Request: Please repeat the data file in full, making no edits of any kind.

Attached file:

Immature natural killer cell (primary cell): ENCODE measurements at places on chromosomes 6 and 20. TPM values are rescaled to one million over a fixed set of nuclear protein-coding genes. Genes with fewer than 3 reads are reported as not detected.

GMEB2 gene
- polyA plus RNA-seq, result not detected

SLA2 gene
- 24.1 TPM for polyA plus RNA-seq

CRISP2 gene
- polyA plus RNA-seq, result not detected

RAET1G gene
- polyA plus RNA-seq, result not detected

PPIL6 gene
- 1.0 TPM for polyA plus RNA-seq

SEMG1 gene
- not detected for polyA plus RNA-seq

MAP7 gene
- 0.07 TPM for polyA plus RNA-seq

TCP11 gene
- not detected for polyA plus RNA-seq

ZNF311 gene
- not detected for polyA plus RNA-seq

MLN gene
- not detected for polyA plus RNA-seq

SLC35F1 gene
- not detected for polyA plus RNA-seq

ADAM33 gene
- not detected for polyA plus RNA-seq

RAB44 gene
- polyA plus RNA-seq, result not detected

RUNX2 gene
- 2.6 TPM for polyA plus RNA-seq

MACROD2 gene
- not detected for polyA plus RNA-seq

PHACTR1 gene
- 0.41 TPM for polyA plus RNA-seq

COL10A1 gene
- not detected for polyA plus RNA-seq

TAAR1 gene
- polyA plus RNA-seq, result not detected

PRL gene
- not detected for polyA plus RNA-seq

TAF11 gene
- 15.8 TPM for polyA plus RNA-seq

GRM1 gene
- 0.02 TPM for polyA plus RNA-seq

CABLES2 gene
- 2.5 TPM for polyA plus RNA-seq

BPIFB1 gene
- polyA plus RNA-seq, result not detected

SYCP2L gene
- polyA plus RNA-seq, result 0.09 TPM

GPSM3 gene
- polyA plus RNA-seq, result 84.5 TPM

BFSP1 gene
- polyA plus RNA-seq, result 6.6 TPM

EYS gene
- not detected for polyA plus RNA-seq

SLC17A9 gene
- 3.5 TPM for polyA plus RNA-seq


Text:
Immature natural killer cell (primary cell): ENCODE measurements at places on chromosomes 6 and 20. TPM values are rescaled to one million over a fixed set of nuclear protein-coding genes. Genes with fewer than 3 reads are reported as not detected.

GMEB2 gene
- polyA plus RNA-seq, result not detected

SLA2 gene
- 24.1 TPM for polyA plus RNA-seq

CRISP2 gene
- polyA plus RNA-seq, result not detected

RAET1G gene
- polyA plus RNA-seq, result not detected

PPIL6 gene
- 1.0 TPM for polyA plus RNA-seq

SEMG1 gene
- not detected for polyA plus RNA-seq

MAP7 gene
- 0.07 TPM for polyA plus RNA-seq

TCP11 gene
- not detected for polyA plus RNA-seq

ZNF311 gene
- not detected for polyA plus RNA-seq

MLN gene
- not detected for polyA plus RNA-seq

SLC35F1 gene
- not detected for polyA plus RNA-seq

ADAM33 gene
- not detected for polyA plus RNA-seq

RAB44 gene
- polyA plus RNA-seq, result not detected

RUNX2 gene
- 2.6 TPM for polyA plus RNA-seq

MACROD2 gene
- not detected for polyA plus RNA-seq

PHACTR1 gene
- 0.41 TPM for polyA plus RNA-seq

COL10A1 gene
- not detected for polyA plus RNA-seq

TAAR1 gene
- polyA plus RNA-seq, result not detected

PRL gene
- not detected for polyA plus RNA-seq

TAF11 gene
- 15.8 TPM for polyA plus RNA-seq

GRM1 gene
- 0.02 TPM for polyA plus RNA-seq

CABLES2 gene
- 2.5 TPM for polyA plus RNA-seq

BPIFB1 gene
- polyA plus RNA-seq, result not detected

SYCP2L gene
- polyA plus RNA-seq, result 0.09 TPM

GPSM3 gene
- polyA plus RNA-seq, result 84.5 TPM

BFSP1 gene
- polyA plus RNA-seq, result 6.6 TPM

EYS gene
- not detected for polyA plus RNA-seq

SLC17A9 gene
- 3.5 TPM for polyA plus RNA-seq